What is the approach of Titan in channels of distribution? How has itbenefitedthem?
With its trademark signature tune and a brand name Titan has ruled the consumer watch industry for over two decades. It markets under the Titan and Sonata brand names. It enjoys a 25 per cent share of the total domestic market-more than three times the size of its nearest competitor-and close to a 50 per cent share among nationally recognised brands.
Titan faced questions like: But what exactly is ‘right'? How does the company know which market demands for which specific type of watch, which manufacturing unit should cater to which retailer? And exactly how many watches will he need?
And the answer to this lay in an inaccurate demand forecasting system. The system was not dependable as it hinged on the opinions of the field sales force -- opinions that were not backed by numbers for the most part. Coordinating between the supply chain and distribution has been one of the biggest challenges of Titan. Another problem was mismatched inventory.
During 2003-04, Titan took many measures to further improve its effectiveness with respect to the customers and to boost its internal efficiencies.
The supply chain is a network of suppliers, factories, warehouses, distribution centre's and retailers through which raw materials are acquired, transformed and delivered to the customer. Supply Chain management is the strategic, tactical and operational level decision making that optimizes supply chain performance.
In order to optimize performance, supply chain functions must operate in an integrated manner. But the dynamics of the enterprise and the market make this difficult; materials do not arrive on time, production facilities fail, workers are ill, customers change or cancel orders, etc. causing deviations from plan. In some cases, these events may be dealt with locally, i.e., they lie within the scope of a function. In other cases, the problem cannot be ‘locally contained'; modifications across many functions are required. Consequently, the supply chain management system must coordinate the revision of plans/schedules across supply chain functions.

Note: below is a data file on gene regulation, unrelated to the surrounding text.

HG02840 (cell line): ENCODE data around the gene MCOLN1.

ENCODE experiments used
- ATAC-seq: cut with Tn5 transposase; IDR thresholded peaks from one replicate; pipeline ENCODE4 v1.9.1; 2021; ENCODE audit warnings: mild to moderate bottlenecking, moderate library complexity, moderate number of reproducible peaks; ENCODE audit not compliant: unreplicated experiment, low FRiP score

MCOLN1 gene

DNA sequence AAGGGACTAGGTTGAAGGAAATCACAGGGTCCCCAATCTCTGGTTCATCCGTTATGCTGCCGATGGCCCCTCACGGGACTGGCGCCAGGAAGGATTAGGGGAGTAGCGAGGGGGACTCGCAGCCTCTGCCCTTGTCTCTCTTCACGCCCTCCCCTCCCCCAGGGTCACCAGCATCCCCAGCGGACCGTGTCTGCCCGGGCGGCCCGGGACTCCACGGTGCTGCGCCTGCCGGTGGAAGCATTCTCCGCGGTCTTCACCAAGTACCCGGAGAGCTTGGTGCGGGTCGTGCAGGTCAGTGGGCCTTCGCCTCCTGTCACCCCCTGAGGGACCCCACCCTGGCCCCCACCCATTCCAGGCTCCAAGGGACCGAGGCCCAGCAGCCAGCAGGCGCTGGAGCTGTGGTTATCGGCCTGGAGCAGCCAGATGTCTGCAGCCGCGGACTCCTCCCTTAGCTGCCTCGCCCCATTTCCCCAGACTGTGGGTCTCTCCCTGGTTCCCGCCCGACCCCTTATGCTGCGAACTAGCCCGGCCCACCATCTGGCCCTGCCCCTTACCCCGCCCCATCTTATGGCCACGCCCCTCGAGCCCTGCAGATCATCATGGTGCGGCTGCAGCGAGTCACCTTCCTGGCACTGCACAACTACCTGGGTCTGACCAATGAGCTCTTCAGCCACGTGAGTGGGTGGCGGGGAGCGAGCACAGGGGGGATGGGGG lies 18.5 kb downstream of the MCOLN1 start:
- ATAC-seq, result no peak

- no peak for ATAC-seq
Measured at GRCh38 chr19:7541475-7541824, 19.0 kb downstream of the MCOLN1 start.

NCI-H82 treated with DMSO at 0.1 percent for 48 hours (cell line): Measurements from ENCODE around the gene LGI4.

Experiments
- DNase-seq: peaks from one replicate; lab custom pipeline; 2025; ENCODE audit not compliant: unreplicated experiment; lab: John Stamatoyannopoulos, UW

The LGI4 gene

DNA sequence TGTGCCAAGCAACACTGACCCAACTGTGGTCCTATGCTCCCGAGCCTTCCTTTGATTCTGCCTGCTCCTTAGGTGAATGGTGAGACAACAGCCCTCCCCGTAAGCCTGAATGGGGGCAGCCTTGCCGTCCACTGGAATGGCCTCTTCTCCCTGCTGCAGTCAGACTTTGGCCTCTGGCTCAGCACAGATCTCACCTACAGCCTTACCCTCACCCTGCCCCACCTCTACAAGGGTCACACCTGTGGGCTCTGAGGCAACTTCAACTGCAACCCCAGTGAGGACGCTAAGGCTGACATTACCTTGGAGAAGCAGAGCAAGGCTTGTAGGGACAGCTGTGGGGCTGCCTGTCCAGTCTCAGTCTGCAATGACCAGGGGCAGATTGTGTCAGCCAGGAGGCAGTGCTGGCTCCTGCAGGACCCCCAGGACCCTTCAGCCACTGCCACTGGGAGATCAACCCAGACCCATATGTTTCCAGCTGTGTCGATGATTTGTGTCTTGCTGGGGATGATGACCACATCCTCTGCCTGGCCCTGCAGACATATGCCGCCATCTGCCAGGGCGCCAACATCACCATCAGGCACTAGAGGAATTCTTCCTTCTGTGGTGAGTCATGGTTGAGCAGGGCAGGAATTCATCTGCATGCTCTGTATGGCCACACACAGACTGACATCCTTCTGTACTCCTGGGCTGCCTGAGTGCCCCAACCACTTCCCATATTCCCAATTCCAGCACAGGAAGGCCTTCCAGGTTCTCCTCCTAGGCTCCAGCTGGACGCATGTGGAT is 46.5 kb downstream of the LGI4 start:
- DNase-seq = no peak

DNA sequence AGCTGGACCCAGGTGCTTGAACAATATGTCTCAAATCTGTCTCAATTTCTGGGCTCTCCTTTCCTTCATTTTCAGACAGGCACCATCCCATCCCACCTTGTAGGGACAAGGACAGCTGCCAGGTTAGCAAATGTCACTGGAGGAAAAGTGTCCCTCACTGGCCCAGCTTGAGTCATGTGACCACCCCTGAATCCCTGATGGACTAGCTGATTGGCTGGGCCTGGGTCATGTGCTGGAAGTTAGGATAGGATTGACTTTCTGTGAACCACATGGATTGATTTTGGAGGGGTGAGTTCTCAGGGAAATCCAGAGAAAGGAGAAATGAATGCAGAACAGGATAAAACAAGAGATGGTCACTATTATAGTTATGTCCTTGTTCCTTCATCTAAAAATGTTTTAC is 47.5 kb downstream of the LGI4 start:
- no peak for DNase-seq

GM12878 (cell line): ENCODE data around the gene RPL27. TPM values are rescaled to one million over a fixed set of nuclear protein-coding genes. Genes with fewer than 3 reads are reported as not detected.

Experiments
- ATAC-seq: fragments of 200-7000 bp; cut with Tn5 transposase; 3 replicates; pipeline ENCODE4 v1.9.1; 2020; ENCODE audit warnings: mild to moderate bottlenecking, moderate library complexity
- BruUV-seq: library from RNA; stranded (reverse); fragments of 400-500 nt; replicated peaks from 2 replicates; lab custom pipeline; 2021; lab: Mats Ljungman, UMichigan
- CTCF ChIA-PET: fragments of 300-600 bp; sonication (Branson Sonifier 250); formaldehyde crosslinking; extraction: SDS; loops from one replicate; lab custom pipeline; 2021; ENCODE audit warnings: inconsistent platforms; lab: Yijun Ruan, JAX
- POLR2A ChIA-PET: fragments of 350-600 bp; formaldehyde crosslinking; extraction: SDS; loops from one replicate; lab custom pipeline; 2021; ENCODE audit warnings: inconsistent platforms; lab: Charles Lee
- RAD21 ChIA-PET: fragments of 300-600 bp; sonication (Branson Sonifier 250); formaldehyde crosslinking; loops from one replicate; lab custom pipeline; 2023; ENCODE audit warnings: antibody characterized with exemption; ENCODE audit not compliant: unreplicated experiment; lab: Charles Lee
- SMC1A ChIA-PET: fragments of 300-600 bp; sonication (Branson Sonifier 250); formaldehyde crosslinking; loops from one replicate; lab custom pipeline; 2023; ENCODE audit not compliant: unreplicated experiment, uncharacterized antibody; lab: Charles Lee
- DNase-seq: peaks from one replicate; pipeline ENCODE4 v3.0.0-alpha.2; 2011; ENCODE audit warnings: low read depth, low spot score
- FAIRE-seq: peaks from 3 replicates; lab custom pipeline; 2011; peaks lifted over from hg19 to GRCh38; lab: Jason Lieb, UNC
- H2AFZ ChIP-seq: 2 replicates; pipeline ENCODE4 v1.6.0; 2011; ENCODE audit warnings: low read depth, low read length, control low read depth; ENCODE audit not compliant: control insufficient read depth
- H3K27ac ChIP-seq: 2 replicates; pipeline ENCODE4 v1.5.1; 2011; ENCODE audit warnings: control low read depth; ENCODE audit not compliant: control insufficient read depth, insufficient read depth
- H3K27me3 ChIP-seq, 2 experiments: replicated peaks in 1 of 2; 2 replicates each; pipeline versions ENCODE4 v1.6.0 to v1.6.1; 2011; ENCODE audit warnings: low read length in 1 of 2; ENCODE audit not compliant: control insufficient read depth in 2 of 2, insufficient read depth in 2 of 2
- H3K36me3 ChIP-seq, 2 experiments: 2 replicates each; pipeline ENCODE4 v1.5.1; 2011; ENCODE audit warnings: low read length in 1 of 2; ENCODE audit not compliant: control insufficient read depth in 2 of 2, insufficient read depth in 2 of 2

Titan followed this approach of integrated supply chain management and reorganized its supply chain by integrating the functions of forecasting, demand planning, production and materials planning, distribution planning, stores, imports and exports and excise, which they named as Supply chain and logistics organization.
Then they collaborated their forecasting process. This helped them to make more accurate forecasts with respect to the demand. They could integrate the information they got from different sources. The titan watches are available through World of Titan and they also supply them to other retailers through redistribution stockists, time zone and direct dealers. These retailers and stockists provide their requirements in advance which helps titan to forecast its demand and optimize production accordingly. The product management group also submits its plans about new models in advance which helps in better information flow and decision making in the supply chain.
The benefits this integrated approach were:
- With a better forecasting process and information flow, Titan was able to optimize their inventory
- It helped them to provide match the demand more accurately
- There was better communication of information, coordination of decisions, and management of change within multi-agent environments
- It helped to promote a sense of ‘ownership' and commitment to the goal among all the groups
- It helped to monitor and control the logistics cost.